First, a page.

- Certain BDCs and ETFs held by the Trust may invest in securities that are rated as investment-grade by only one rating agency. As a result, such split-rated securities may have more speculative characteristics and are subject to a greater risk of default than securities rated as investment-grade by more than one rating agency.
- The Trust invests in ADRs and U.S.- listed foreign securities, and certain ETFs and BDCs held by the Trust invest in foreign securities. The Trust’s, certain ETF’s and certain BDC’s investment in foreign securities presents additional risk. ADRs are issued by a bank or Trust company to evidence ownership of underlying securities issued by foreign corporations. Securities of foreign issuers present risks beyond those of domestic securities. More specifically, foreign risk is the risk that foreign securities will be more volatile than U.S. securities due to such factors as adverse economic, currency, political, social or regulatory developments in a country, including government seizure of assets, excessive taxation, limitations on the use or transfer of assets, the lack of liquidity or regulatory controls with respect to certain industries or differing legal and/or accounting standards.
- The Trust and certain ETFs held by the Trust invest in securities issued by companies headquartered or incorporated in countries considered to be emerging markets. Emerging markets are generally defined as countries with low per capita income in the initial stages of their industrialization cycles. Risks of investing in developing or emerging countries include the possibility of investment and trading limitations, liquidity concerns, delays and disruptions in settlement transactions, political uncertainties and dependence on international trade and development assistance. Companies headquartered in emerging market countries may be exposed to greater volatility and market risk.
- The Trust and certain BDCs and ETFs held by the Trust invest in securities issued by small-capitalization and mid-capitalization companies. These securities customarily involve more investment risk than securities of large-capitalization companies. Small-capitalization and mid-capitalization companies may have limited product lines, markets or financial resources and may be more vulnerable to adverse general market or economic developments.
- The Trust invests in MLPs. MLPs are limited partnerships or limited liability companies that are taxed as partnerships and whose interests (limited partnership units or limited liability company units) are traded on securities exchanges like shares of common stock. Currently, most MLPs operate in the energy, natural resources or real estate sectors. Investments in MLP interests are subject to the risks generally applicable to companies in the energy and natural resources sectors, including commodity pricing risk, supply and demand risk, depletion risk and exploration risk.
The benefit the Trust derives from its investment in MLPs is largely dependent on their being treated as partnerships for federal income tax purposes. As a partnership, an MLP has no income tax liability at the entity level. If, as a result of a change in an MLP’s business, an MLP were treated as a corporation for federal income tax purposes, such MLP would be obligated to pay federal income tax on its income at the applicable corporate tax rate. If an MLP was classified as a corporation for federal income tax purposes, the amount of cash available for distribution with respect to its units would be reduced and any such distributions received by the Trust would be taxed entirely as dividend income if paid out of the earnings of the MLP. Therefore, treatment of an MLP as a corporation for federal income tax purposes would result in a material reduction in the after-tax return to the Trust, likely causing a substantial reduction in the value of the units of the Trust.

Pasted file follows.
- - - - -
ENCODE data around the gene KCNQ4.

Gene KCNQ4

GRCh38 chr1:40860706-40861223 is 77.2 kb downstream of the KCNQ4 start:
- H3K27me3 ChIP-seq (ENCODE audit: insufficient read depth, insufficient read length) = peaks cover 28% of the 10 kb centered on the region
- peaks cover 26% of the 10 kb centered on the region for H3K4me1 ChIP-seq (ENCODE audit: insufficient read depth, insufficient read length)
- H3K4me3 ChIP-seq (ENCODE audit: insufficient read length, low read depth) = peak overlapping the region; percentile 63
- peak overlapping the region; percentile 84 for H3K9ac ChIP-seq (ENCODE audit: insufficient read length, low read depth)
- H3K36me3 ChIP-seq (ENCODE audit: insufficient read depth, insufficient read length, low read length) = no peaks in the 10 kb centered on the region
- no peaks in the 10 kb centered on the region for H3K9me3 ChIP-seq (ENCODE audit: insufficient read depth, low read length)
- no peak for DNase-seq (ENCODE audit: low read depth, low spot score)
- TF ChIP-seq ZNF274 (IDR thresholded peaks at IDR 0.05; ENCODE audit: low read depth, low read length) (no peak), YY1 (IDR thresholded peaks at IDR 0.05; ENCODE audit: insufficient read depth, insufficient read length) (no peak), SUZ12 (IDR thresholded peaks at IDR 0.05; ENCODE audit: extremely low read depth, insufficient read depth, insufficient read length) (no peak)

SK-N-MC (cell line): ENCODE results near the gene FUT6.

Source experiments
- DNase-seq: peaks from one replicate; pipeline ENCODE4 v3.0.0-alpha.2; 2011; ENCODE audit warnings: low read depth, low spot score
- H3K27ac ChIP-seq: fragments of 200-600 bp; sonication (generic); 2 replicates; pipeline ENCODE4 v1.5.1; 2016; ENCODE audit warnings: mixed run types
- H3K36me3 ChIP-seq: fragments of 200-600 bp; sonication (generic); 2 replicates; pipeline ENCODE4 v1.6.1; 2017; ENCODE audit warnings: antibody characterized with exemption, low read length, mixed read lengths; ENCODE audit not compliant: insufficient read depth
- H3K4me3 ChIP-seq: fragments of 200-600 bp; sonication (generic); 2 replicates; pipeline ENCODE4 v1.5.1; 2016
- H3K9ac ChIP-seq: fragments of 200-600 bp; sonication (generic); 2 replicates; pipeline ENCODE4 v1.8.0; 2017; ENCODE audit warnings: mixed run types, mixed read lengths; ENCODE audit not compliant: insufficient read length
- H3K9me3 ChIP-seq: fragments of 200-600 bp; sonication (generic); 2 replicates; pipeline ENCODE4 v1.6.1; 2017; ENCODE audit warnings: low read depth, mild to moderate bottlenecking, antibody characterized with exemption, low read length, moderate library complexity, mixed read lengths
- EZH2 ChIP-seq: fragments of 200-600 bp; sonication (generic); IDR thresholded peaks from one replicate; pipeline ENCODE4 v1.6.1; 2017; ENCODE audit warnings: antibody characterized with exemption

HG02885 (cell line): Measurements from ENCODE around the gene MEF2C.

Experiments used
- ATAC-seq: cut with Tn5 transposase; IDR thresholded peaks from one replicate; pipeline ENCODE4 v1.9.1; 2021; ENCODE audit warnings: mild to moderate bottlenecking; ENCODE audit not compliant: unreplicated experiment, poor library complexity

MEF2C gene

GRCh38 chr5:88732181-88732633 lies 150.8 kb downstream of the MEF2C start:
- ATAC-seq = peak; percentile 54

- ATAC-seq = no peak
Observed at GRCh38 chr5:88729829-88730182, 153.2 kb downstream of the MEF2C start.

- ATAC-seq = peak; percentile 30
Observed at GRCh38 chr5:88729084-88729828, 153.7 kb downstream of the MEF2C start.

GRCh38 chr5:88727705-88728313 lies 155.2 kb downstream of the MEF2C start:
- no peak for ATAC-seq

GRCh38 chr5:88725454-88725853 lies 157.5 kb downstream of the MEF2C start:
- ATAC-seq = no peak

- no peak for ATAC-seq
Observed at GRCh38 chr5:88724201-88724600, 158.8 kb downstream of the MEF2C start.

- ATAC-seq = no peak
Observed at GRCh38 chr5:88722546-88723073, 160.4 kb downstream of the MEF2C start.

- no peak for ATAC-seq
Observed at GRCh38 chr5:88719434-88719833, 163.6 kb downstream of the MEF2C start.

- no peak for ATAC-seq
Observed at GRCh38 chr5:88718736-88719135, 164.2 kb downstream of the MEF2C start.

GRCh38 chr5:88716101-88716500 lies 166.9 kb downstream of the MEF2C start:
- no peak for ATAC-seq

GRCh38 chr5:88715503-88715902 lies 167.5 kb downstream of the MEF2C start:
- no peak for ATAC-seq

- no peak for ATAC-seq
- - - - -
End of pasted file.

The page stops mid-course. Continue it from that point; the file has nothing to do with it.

- The Trust and certain ETFs held by the Trust invest in REITs. REITs may concentrate their investments in specific geographic areas or in specific property types, such as, hotels, shopping malls, residential complexes and office buildings. The value of the REITs and other real estate securities and the ability of such securities to distribute income may be adversely affected by several factors, including: rising interest rates; changes in the global and local economic climate and real estate conditions; perceptions of prospective tenants of the safety, convenience and attractiveness of the properties; the ability of the owner to provide adequate management, maintenance and insurance; the cost of complying with the Americans with Disabilities Act; increased competition from new properties; the impact of present or future environmental legislation and compliance with environmental laws; changes in real estate taxes and other operating expenses; adverse changes in governmental rules and fiscal policies; adverse changes in zoning laws; declines in the value of real estate; the downturn in the subprime mortgage lending market and the real estate markets in the United States; and other factors beyond the control of the issuer of the security.
- Inflation may lead to a decrease in the value of assets or income from investments.
- The Sponsor does not actively manage the portfolio. The Trust will generally hold, and may, when creating additional units, continue to buy, the same securities even though a security’s outlook, market value or yield may have changed.
See “Investment Risks” in Part A of the prospectus and “Risk Factors” in Part B of the prospectus for additional information.